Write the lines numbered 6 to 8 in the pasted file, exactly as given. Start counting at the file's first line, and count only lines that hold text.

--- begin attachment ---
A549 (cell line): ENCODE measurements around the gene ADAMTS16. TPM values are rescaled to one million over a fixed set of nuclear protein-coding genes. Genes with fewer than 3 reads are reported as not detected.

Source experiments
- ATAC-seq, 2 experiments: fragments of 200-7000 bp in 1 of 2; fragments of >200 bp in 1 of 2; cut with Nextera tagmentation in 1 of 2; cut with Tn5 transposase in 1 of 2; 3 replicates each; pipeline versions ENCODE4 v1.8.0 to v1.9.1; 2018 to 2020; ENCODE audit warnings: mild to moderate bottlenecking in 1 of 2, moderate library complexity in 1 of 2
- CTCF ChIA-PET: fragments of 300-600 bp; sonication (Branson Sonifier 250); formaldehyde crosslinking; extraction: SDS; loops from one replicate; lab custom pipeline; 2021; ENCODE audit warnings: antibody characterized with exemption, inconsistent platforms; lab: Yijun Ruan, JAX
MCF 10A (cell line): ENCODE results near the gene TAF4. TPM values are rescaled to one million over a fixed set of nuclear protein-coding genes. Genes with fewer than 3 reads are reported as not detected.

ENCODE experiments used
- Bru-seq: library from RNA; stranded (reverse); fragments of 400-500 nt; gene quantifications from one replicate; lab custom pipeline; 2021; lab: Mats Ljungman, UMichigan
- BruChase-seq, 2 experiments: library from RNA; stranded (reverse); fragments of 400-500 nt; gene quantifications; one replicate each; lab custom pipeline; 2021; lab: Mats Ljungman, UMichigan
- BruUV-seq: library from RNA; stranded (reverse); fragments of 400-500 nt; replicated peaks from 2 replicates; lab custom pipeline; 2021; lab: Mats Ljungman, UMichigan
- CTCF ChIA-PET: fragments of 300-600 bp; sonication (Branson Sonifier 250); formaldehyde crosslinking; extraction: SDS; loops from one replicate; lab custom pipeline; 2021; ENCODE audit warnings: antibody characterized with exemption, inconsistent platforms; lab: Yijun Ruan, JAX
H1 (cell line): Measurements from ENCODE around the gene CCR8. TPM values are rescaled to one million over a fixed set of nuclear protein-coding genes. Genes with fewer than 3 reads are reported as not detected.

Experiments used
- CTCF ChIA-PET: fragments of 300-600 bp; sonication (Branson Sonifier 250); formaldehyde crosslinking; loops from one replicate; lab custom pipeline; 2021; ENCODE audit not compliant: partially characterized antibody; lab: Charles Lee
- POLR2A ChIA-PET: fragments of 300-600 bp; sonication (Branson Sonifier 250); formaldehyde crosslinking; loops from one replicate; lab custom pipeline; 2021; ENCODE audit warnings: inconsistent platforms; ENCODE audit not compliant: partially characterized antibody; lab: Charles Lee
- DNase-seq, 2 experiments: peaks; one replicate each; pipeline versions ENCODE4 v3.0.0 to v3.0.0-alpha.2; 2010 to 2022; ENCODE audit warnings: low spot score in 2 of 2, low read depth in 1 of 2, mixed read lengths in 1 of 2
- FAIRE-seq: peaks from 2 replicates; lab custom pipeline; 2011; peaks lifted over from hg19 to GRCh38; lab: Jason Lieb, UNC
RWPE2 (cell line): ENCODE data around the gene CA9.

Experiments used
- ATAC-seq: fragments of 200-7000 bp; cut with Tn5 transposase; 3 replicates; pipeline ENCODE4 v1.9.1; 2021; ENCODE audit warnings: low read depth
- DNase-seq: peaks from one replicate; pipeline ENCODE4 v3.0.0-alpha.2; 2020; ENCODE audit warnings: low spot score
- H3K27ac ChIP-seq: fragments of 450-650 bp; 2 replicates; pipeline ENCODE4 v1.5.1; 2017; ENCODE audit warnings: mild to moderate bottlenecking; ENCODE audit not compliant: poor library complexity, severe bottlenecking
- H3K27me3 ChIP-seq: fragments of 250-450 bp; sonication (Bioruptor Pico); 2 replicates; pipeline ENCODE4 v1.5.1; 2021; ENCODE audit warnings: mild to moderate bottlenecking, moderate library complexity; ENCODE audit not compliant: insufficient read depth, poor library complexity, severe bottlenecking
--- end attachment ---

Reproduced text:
ENCODE experiments used
- Bru-seq: library from RNA; stranded (reverse); fragments of 400-500 nt; gene quantifications from one replicate; lab custom pipeline; 2021; lab: Mats Ljungman, UMichigan
- BruChase-seq, 2 experiments: library from RNA; stranded (reverse); fragments of 400-500 nt; gene quantifications; one replicate each; lab custom pipeline; 2021; lab: Mats Ljungman, UMichigan